“Let’s look this guy up,” I said to Jeroen, my cofounder and VP Engineering, about the expert the VC firm was using to do technical diligence on us. I then did a search on LinkedIn and found “Peter’s” resume.
“Well, there’s good news and bad news,” I said to Jeroen.
“What’s the good news?” Jeroen asked.
“The good news is Peter at least has relevant industry experience. The bad news is he’s not that technical.”
You have to expect the worst when VCs do technical diligence on your company.
“What do you mean?” Jeroen asked.
“Take a look at his bio. He’s spent the bulk of his career in management roles, not engineering roles.”
Jeroen scrolled through Peter’s bio on my computer. Then he said, “You’re right.”
“I think we should prepare for a technical review, but you’ll probably have to dumb it down. But my worry is this (the review) is going to turn into something else.”
Jeroen nodded his head in agreement. “I know,” he replied.
Many times technical diligence turns into a business review.
I’ve been through so many VC technical reviews in my career that I could see this coming. We were going to have a pseudo-technical person do the analysis of our technology.
However, the technology is likely over the person’s (Peter in this case) head, so it’s going to morph into a comfortable space for Peter. That space is a business review.
The review was on the phone, and Jeroen started going through the technology at a very basic level.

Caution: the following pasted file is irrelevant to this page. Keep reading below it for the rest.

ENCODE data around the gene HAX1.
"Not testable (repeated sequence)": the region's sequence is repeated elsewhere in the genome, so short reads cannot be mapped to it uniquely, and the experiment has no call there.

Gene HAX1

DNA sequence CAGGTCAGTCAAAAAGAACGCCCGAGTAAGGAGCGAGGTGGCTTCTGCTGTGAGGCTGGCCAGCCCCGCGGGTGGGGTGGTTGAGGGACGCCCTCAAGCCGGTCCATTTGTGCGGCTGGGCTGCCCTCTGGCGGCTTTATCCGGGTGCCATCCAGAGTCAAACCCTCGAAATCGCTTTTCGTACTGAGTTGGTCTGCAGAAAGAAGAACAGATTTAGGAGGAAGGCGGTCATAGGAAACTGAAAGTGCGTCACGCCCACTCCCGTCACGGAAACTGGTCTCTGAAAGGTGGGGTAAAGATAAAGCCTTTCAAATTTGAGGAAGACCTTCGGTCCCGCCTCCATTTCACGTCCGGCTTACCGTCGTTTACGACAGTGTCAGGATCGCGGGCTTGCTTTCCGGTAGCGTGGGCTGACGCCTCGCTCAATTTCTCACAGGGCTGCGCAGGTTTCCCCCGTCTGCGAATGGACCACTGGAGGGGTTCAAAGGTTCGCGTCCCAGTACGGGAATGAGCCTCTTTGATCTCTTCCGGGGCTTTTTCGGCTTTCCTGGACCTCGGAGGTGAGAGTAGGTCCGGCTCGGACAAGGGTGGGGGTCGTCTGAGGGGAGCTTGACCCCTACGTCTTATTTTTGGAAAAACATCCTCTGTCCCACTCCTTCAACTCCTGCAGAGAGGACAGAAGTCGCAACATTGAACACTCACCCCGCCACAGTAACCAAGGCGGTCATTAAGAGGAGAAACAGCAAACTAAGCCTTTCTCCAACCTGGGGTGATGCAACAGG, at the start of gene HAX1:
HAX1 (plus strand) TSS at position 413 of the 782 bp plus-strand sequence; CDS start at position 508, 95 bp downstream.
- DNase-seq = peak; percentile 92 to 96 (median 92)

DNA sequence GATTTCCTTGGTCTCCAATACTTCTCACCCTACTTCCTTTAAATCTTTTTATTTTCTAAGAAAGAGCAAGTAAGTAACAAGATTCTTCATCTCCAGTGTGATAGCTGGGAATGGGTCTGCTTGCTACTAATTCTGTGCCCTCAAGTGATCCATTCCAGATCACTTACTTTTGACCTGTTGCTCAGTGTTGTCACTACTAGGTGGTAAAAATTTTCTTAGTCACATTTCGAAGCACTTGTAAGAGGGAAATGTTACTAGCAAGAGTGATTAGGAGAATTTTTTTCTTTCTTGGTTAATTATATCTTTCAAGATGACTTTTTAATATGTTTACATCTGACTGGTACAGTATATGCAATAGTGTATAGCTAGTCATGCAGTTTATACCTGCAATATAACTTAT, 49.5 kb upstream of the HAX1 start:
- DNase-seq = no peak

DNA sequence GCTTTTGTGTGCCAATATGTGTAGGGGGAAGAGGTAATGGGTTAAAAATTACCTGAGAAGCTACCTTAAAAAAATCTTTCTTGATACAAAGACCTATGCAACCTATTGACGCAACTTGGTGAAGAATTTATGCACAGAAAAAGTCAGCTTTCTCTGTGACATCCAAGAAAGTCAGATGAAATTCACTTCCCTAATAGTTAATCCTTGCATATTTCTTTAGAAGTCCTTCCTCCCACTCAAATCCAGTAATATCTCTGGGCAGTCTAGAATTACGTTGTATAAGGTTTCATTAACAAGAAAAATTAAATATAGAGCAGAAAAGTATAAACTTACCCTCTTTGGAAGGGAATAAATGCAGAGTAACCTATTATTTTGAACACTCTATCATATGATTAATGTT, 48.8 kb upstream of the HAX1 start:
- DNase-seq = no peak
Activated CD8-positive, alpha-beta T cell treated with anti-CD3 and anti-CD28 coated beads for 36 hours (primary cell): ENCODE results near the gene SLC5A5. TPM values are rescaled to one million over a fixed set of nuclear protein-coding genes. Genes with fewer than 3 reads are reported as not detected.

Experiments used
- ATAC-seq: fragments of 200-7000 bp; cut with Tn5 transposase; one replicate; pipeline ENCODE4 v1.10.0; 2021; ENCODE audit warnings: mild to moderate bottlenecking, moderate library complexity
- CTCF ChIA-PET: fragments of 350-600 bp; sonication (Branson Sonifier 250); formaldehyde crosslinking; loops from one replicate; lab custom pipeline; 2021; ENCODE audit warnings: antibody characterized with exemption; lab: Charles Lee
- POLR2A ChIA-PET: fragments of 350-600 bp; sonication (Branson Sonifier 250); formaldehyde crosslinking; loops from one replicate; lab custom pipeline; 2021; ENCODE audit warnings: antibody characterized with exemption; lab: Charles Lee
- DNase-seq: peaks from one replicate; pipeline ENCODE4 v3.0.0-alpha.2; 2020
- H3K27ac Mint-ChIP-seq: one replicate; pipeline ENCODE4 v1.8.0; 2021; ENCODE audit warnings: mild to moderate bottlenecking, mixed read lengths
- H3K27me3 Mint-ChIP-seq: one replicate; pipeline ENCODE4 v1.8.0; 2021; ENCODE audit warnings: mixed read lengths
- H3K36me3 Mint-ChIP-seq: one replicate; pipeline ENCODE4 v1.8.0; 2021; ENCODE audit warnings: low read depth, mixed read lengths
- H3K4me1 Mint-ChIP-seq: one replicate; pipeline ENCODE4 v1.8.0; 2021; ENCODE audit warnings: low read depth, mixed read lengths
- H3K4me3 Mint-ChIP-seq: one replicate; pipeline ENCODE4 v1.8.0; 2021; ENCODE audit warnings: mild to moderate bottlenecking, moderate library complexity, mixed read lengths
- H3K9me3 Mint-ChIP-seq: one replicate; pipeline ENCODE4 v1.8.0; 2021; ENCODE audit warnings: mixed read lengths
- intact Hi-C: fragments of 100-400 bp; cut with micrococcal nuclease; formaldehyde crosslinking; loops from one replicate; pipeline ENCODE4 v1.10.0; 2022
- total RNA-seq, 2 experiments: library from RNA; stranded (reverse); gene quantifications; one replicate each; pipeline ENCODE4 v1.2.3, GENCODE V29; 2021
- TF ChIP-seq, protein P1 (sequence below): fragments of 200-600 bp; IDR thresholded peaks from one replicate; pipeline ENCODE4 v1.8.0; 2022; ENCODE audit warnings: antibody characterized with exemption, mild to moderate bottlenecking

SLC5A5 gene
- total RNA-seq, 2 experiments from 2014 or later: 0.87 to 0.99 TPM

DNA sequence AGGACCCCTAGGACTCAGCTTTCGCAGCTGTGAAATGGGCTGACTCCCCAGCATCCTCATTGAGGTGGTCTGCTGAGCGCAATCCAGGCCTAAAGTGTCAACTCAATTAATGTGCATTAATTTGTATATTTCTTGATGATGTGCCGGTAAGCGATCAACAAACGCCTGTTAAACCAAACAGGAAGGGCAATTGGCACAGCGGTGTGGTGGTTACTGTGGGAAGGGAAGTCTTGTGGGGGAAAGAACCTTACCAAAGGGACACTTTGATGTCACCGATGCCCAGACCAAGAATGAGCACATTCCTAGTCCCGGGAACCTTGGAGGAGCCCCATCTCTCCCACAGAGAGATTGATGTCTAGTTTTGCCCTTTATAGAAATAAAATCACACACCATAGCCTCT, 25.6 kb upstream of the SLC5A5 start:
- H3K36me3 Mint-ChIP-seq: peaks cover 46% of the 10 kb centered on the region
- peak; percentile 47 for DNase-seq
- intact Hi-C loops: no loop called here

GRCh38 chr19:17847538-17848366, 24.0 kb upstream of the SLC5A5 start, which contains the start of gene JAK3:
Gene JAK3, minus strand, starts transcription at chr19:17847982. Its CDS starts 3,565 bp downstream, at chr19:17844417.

Jeroen would explain a bit of the technology and Peter would answer, “I see.”
15 minutes later, Jeroen finished his overview. He asked Peter, “Do you have any questions?”
“No, I don’t,” Peter responded. “But I do have some questions on the business side.”
“Here we go,” I said to myself. I’d been at this exact place before so many times. The technical expert wants to play VC and shine a light on alleged problems with the company.
This means you have to prepare for a technical review, and you have to prepare for a business review too. In fact, it’s probably more important that you do a good job of preparing for a business review.
Treat the expert with respect and answer any business questions the person has, so they get a good idea of how you are going to win. Then hold your breath.
The report the expert writes up for the VC can have little to do with your technology and more to do with however the expert feels about your business strategy. This gives you the feeling that the technology review part of the diligence process is somewhat of a crapshoot. In other words, you don’t know what will come from it.
You’ll likely find strategic investors will do a much better job of technical diligence than VCs.
Conversely, my experience with strategic investors (public companies in our space) is much different. We had several strategic investors look at investing in our company. Every time, the strategic went deep technically.
This isn’t much of a surprise because strategics usually will have their best engineers do a detailed review with your technical team. That’s strength versus strength in my opinion.
And I always loved this because we had great engineers, and I knew this would come through in the review process. In other words, the strategic’s engineers would be very positive about the calibre of our engineers.
Sure enough, this basic rule always held true.
So always prepare for a tough, detailed technical review regardless of whether you are meeting with VCs or strategics. Then be prepared to be underwhelmed by the experts VCs ask you to meet with.
For more, read: The Nine Facts Of Fundraising You Need To Know